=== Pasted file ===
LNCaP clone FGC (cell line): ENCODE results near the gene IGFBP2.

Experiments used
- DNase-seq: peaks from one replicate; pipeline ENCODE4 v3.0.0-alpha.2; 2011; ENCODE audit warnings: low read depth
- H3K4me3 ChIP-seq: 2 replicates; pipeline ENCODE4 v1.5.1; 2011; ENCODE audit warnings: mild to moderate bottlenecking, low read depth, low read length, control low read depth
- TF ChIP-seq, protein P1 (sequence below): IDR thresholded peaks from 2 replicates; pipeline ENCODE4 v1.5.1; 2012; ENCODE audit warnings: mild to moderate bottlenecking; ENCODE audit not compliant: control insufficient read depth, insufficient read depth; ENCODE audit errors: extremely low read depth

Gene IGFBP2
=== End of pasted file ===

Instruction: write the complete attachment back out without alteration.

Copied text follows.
LNCaP clone FGC (cell line): ENCODE results near the gene IGFBP2.

Experiments used
- DNase-seq: peaks from one replicate; pipeline ENCODE4 v3.0.0-alpha.2; 2011; ENCODE audit warnings: low read depth
- H3K4me3 ChIP-seq: 2 replicates; pipeline ENCODE4 v1.5.1; 2011; ENCODE audit warnings: mild to moderate bottlenecking, low read depth, low read length, control low read depth
- TF ChIP-seq, protein P1 (sequence below): IDR thresholded peaks from 2 replicates; pipeline ENCODE4 v1.5.1; 2012; ENCODE audit warnings: mild to moderate bottlenecking; ENCODE audit not compliant: control insufficient read depth, insufficient read depth; ENCODE audit errors: extremely low read depth

Gene IGFBP2